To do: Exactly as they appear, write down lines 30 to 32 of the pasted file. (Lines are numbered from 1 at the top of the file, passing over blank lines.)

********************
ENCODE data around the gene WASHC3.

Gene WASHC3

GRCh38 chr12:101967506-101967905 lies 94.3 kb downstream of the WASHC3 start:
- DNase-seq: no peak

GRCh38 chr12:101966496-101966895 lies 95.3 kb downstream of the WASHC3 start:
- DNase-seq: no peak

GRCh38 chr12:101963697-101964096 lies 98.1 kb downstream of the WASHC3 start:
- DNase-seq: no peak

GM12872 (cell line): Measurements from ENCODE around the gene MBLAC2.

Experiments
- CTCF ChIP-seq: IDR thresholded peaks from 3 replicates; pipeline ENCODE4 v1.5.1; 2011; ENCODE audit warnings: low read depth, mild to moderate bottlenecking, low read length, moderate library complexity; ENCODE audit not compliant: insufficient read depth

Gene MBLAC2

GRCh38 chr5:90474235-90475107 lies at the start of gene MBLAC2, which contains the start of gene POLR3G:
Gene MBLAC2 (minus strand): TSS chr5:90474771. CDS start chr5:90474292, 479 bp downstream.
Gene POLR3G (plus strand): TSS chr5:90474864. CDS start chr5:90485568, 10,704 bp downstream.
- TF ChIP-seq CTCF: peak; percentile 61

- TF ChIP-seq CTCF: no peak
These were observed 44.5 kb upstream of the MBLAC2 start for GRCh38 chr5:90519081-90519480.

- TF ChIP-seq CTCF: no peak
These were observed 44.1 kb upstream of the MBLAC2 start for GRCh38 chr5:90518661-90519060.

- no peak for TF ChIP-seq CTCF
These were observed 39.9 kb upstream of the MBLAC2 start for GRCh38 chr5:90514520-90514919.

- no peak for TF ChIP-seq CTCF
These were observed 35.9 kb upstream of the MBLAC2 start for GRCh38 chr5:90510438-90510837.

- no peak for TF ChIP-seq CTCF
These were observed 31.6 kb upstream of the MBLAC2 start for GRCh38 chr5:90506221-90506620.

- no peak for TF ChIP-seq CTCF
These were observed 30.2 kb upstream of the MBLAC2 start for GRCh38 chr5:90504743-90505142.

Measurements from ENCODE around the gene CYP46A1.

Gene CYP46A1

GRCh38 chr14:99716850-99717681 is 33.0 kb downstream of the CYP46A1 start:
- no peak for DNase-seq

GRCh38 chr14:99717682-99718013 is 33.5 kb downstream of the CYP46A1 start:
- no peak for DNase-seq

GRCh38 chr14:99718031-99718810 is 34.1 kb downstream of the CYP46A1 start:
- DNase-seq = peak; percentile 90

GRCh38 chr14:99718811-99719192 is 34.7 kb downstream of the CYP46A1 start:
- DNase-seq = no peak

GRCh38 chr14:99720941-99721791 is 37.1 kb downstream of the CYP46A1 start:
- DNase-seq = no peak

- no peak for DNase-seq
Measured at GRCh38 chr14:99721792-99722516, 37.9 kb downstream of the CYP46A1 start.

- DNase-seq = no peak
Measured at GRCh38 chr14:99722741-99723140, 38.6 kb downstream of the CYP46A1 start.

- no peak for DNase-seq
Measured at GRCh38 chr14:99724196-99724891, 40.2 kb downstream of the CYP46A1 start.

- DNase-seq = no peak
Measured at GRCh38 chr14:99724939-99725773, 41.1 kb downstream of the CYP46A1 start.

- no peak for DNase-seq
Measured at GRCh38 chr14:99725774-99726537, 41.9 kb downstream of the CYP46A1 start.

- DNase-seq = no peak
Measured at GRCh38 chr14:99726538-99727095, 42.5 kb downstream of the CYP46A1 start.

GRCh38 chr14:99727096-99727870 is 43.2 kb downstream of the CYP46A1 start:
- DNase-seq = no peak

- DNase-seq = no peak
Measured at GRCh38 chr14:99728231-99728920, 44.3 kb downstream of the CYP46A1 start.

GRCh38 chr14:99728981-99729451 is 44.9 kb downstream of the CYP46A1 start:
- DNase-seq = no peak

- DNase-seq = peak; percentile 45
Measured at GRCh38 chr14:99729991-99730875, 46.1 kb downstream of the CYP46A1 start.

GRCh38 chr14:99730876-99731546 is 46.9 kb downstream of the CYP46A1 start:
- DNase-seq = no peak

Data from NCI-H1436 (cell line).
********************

Gene CYP46A1

GRCh38 chr14:99716850-99717681 is 33.0 kb downstream of the CYP46A1 start:
- no peak for DNase-seq